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Aaron Waite Aaron Waite
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A Monument to Change

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How Halo changed the FPS landscape

2001. The beginnings of an all-new console war were brewing, and each combatant in this three-way war was stockpiling ammunition at E3. Sony showcased its powerhouse successor to the Playstation with a new 'Metal Gear' game. Nintendo pleased the faithful with the return of beloved franchises from days of yore. It seemed like things were shaping up for both of them to build on an already-solid foundation.

And then there was Microsoft.

The software giant was suddenly the new kid on the block, bringing in a brand-new console to a field that usually only had two competitors. They didn't have any established IPs (intellectual properties) to bring to the table, no previous experience in the console world - they just had a new box with screaming hardware and a feeling of foreboding. They had to make their mark from the ground up. Their secret weapon? A developer known more for its work on Mac gaming than consoles, a smaller company known as Bungie. Taking point in this new battle for living room supremacy, Bungie created 'Halo: Combat Evolved.'

Seeing something new starting in the Microsoft camp, gamers flocked to 'Halo: CE.' Selling 1 million units within its six months on the market, it had become synonymous with the term FPS and jumpstarted Microsoft's new mean, green box.

But why, exactly? What was it about 'Halo' that made is so different, so fresh, and what about it drew so many people in? Here's a quick list (and I do so love my lists):

1. Two guns. That's it.

For starters, most first-person shooters at this point were driven by 'Quake' and 'Goldeneye 007' terms of engagement: get all the guns you can, and get them before everyone else can, and use every last one of them. The goal of the day was to becoming a sprinting, strafing armory. 'Halo' mixed this formula up by limiting your weapons to two at a time. This forced you to think of the most advantageous combination for your current situation, and what you needed to sacrifice for that advantage. This lead to a balanced, tactical breed of gameplay.

2. Console LAN parties

PC gamers had been experiencing the joy of screaming at each other over a networked game for years, but 'Halo' was one of the first console games that supported a local network game. It took off like wildfire, turning dorm rooms and basements into battlefields. It was quick, easy, painless and so much fun. Up to 16 people at once discovered to the joy of Capture the Flag, Slayer and Oddball matches.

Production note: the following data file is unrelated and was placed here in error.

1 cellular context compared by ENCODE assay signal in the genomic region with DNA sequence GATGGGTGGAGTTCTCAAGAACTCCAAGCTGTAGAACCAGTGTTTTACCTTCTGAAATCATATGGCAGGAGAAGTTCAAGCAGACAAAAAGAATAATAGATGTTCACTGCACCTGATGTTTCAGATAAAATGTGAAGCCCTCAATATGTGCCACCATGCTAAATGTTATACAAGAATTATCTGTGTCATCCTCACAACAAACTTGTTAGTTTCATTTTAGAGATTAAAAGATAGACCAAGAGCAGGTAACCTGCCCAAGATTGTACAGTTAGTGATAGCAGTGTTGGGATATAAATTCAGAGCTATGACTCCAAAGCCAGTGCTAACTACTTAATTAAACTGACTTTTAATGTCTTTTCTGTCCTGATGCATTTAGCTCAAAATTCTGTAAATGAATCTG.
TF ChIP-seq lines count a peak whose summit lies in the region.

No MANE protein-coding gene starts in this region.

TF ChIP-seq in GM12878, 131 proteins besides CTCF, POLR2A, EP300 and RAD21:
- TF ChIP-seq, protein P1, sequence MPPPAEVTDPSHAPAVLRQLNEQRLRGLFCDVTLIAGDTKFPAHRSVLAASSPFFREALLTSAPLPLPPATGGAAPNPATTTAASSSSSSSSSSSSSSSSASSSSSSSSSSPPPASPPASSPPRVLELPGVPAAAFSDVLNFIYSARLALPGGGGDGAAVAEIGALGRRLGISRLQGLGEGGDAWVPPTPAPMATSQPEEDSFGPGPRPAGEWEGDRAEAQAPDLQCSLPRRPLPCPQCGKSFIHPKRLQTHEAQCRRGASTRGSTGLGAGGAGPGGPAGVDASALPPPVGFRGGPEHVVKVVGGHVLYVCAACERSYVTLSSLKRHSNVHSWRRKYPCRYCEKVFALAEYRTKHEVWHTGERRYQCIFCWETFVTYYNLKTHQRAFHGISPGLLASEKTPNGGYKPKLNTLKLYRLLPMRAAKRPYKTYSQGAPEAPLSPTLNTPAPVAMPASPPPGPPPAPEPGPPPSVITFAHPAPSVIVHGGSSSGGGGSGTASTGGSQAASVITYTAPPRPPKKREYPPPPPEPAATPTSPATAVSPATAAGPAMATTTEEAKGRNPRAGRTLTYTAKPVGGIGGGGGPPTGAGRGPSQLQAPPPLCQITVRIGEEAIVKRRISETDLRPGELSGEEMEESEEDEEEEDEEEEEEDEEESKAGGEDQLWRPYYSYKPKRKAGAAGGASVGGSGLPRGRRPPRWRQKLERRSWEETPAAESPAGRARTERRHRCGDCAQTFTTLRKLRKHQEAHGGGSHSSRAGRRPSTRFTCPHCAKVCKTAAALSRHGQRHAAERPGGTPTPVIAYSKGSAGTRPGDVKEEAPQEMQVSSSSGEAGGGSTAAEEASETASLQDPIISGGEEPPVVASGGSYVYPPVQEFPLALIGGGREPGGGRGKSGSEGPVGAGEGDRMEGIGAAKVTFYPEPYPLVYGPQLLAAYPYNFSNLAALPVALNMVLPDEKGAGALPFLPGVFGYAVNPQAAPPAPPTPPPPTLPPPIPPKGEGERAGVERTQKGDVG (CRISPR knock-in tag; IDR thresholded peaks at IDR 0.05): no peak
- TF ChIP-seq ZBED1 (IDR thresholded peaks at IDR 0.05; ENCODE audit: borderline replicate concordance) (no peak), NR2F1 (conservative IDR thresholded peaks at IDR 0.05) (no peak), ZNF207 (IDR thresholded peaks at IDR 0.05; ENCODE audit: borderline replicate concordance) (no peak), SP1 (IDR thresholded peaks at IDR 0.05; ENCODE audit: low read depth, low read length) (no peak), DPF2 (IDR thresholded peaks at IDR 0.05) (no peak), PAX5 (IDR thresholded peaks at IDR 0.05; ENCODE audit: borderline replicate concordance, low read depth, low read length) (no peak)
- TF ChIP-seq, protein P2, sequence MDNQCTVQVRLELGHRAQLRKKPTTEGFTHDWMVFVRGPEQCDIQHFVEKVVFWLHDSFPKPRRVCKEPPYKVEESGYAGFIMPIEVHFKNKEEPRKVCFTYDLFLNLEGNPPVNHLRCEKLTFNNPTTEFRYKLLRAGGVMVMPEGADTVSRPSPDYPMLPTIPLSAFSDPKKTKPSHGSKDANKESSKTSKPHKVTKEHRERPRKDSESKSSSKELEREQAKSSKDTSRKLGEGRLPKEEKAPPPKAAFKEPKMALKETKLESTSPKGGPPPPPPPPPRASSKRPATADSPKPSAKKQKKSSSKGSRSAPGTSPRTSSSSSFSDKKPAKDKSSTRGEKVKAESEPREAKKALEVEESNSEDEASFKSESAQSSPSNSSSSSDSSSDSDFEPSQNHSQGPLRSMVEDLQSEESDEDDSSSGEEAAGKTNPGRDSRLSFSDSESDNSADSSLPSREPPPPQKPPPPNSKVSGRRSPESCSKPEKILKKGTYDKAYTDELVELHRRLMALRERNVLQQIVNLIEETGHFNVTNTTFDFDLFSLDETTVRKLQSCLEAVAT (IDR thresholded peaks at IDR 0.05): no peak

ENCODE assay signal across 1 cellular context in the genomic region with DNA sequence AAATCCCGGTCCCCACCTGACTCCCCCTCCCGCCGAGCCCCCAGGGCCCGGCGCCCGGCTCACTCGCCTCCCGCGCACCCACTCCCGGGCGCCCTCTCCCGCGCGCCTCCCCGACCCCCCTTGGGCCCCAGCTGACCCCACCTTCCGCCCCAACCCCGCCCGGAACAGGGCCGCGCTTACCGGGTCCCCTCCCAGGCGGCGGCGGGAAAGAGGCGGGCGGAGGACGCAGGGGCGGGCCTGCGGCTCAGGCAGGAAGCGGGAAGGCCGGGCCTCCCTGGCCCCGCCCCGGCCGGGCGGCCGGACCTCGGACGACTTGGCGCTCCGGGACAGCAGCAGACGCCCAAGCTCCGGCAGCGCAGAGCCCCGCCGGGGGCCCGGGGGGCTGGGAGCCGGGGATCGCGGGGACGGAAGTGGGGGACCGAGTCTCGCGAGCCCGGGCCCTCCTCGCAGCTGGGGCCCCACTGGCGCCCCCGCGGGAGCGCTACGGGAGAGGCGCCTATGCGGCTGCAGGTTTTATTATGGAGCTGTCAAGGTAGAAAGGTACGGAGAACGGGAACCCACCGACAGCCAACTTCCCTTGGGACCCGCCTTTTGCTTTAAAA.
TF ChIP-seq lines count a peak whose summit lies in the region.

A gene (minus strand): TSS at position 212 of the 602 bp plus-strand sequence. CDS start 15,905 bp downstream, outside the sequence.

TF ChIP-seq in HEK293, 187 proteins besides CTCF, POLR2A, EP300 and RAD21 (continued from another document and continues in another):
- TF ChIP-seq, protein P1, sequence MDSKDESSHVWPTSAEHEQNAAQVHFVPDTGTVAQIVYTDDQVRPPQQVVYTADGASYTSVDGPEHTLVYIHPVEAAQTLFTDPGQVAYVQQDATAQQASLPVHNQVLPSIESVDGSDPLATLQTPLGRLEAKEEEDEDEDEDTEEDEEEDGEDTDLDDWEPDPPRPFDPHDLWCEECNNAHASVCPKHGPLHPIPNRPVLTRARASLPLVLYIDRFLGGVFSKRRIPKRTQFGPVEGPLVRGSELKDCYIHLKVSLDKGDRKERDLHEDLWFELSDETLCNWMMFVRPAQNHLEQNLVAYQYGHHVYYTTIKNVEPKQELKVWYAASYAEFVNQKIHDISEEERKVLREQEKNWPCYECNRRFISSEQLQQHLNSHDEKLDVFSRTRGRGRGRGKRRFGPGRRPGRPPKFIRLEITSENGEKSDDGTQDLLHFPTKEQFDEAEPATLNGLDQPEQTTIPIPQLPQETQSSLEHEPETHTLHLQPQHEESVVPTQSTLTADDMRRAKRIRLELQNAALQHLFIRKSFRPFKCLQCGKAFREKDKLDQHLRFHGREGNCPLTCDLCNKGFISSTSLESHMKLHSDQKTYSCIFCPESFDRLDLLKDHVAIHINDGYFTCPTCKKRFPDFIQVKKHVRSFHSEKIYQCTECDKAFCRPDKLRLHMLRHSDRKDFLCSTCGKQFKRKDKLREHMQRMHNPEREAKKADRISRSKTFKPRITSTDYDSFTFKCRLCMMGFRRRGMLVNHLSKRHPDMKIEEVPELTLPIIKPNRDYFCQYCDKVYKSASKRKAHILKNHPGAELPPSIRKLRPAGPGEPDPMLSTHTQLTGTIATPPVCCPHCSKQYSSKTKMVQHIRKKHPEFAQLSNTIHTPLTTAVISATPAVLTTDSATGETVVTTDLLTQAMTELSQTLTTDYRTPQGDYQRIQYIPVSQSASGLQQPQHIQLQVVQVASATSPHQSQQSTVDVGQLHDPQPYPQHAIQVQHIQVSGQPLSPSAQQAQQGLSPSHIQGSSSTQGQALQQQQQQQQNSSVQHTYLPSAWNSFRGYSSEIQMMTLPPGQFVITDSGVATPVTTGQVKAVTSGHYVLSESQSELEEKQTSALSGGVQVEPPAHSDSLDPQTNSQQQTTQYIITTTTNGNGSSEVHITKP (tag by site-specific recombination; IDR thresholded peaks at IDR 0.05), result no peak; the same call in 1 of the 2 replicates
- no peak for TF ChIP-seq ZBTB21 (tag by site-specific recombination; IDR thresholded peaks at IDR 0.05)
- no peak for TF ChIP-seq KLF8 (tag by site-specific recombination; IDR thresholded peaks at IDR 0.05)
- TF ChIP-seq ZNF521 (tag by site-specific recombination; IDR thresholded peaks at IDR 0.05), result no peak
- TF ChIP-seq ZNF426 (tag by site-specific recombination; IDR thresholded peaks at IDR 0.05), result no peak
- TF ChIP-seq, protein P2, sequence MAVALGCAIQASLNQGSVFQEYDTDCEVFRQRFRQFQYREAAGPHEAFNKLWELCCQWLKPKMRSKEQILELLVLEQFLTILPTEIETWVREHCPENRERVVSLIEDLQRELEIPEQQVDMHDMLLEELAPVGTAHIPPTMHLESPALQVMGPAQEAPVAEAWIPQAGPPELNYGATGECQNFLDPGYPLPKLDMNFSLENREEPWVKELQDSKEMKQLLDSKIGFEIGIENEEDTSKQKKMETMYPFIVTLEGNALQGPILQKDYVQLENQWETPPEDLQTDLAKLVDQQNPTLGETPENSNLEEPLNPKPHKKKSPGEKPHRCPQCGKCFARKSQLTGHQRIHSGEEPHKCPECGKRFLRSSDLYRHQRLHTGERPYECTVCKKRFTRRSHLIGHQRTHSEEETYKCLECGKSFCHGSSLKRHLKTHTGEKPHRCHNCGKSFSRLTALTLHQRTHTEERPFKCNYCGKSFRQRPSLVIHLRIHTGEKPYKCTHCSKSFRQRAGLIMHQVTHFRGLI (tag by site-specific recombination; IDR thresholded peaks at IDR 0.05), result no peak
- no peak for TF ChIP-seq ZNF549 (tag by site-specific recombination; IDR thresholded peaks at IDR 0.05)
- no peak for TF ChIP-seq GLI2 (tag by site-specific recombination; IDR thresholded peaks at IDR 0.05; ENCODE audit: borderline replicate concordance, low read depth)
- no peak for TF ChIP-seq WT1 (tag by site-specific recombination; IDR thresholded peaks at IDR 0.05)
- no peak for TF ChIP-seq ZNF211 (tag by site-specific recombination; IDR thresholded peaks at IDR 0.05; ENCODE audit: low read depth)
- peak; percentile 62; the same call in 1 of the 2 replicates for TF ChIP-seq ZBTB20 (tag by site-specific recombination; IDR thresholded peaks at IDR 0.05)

3. Vehicular happiness

One of the main (excuse the pun, but it works too well) driving points of 'Halo's' larger maps was its indestructible and physics-defying vehicles. 'Warthog' was suddenly defined as 'flag-capturing, four-wheeled, lead-spewing beast.' The behemoth Scorpion tank was the dread pirate of Blood Gulch, and the Banshee became its airborne nemesis. To have the vehicles not only so integrated into the gunplay, but also so integral to the feel of the game, was still a very rare thing in that day and age, and gamers took notice.

4. Regenerating shields

Before 'Halo,' most FPS had a medpack addition that rivaled Gregory House, M.D. Your health was sacred, and if you had a sliver of it left, you could either venture into the open crossfire or huddle in a corner like Colonial Marine and scream 'GAME OVER, MAN, GAME OVER!' 'Halo's' regenerating shields allowed you to have a fighting chance if you could find a few seconds to breathe. This rewarded risky gameplay while massively reducing your dependency on health packs (or in the case of 'Halo 2,' '3' and '4,' completely freed you of it).

In any case, a legend was born.

Stay tuned for next week, where I'll give a full-on, no-holds-barred review of Halo 4's' multiplayer!

Aaron Waite named the dog Indiana.

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